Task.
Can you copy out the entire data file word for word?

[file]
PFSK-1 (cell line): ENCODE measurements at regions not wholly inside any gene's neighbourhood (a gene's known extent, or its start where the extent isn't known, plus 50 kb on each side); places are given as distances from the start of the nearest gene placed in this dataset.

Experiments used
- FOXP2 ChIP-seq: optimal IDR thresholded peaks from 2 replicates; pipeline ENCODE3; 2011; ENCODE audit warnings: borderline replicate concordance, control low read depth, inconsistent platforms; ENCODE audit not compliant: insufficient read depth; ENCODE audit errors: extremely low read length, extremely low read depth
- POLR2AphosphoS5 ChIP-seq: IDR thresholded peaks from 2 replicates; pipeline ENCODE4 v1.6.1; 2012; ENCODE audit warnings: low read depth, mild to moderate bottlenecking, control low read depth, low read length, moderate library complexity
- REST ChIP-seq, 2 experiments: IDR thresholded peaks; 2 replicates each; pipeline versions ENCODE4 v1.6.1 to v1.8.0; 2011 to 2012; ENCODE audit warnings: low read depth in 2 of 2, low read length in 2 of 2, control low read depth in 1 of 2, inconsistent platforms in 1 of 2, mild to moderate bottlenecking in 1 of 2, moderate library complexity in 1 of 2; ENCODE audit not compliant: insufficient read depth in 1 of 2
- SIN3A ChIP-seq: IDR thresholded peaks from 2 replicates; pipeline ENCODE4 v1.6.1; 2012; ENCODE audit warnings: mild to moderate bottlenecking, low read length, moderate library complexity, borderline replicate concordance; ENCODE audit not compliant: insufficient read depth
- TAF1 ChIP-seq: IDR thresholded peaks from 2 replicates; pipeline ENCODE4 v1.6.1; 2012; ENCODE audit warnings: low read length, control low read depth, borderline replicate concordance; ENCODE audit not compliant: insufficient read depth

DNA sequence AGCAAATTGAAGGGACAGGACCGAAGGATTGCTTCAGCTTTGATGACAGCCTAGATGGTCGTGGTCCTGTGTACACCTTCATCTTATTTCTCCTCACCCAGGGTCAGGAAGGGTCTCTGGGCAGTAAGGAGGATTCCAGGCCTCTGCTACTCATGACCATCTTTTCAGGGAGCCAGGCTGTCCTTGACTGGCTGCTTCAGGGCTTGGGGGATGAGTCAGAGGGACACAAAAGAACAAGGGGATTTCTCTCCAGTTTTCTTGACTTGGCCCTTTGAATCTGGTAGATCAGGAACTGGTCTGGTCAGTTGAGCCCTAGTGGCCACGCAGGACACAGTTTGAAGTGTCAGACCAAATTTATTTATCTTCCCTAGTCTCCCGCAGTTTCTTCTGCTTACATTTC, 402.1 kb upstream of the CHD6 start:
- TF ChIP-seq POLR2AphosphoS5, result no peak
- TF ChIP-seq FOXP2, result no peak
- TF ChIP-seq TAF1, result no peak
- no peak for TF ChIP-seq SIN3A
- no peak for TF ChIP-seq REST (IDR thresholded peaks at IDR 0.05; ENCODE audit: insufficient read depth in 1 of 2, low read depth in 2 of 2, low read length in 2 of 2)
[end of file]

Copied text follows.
PFSK-1 (cell line): ENCODE measurements at regions not wholly inside any gene's neighbourhood (a gene's known extent, or its start where the extent isn't known, plus 50 kb on each side); places are given as distances from the start of the nearest gene placed in this dataset.

Experiments used
- FOXP2 ChIP-seq: optimal IDR thresholded peaks from 2 replicates; pipeline ENCODE3; 2011; ENCODE audit warnings: borderline replicate concordance, control low read depth, inconsistent platforms; ENCODE audit not compliant: insufficient read depth; ENCODE audit errors: extremely low read length, extremely low read depth
- POLR2AphosphoS5 ChIP-seq: IDR thresholded peaks from 2 replicates; pipeline ENCODE4 v1.6.1; 2012; ENCODE audit warnings: low read depth, mild to moderate bottlenecking, control low read depth, low read length, moderate library complexity
- REST ChIP-seq, 2 experiments: IDR thresholded peaks; 2 replicates each; pipeline versions ENCODE4 v1.6.1 to v1.8.0; 2011 to 2012; ENCODE audit warnings: low read depth in 2 of 2, low read length in 2 of 2, control low read depth in 1 of 2, inconsistent platforms in 1 of 2, mild to moderate bottlenecking in 1 of 2, moderate library complexity in 1 of 2; ENCODE audit not compliant: insufficient read depth in 1 of 2
- SIN3A ChIP-seq: IDR thresholded peaks from 2 replicates; pipeline ENCODE4 v1.6.1; 2012; ENCODE audit warnings: mild to moderate bottlenecking, low read length, moderate library complexity, borderline replicate concordance; ENCODE audit not compliant: insufficient read depth
- TAF1 ChIP-seq: IDR thresholded peaks from 2 replicates; pipeline ENCODE4 v1.6.1; 2012; ENCODE audit warnings: low read length, control low read depth, borderline replicate concordance; ENCODE audit not compliant: insufficient read depth

DNA sequence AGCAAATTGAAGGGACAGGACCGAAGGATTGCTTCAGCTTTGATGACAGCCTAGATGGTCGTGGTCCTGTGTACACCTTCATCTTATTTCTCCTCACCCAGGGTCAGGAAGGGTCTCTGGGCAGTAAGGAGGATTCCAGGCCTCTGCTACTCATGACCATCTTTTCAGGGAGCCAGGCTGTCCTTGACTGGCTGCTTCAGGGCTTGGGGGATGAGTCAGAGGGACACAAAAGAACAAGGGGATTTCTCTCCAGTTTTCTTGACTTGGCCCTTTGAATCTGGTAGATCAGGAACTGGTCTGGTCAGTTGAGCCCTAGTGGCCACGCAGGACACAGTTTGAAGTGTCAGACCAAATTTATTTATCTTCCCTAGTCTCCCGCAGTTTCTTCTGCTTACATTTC, 402.1 kb upstream of the CHD6 start:
- TF ChIP-seq POLR2AphosphoS5, result no peak
- TF ChIP-seq FOXP2, result no peak
- TF ChIP-seq TAF1, result no peak
- no peak for TF ChIP-seq SIN3A
- no peak for TF ChIP-seq REST (IDR thresholded peaks at IDR 0.05; ENCODE audit: insufficient read depth in 1 of 2, low read depth in 2 of 2, low read length in 2 of 2)